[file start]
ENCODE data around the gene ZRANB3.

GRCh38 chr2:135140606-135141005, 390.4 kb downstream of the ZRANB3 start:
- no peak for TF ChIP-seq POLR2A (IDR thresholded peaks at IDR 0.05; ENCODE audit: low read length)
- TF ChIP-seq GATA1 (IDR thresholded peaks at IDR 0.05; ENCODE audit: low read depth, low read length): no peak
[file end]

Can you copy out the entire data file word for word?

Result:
ENCODE data around the gene ZRANB3.

GRCh38 chr2:135140606-135141005, 390.4 kb downstream of the ZRANB3 start:
- no peak for TF ChIP-seq POLR2A (IDR thresholded peaks at IDR 0.05; ENCODE audit: low read length)
- TF ChIP-seq GATA1 (IDR thresholded peaks at IDR 0.05; ENCODE audit: low read depth, low read length): no peak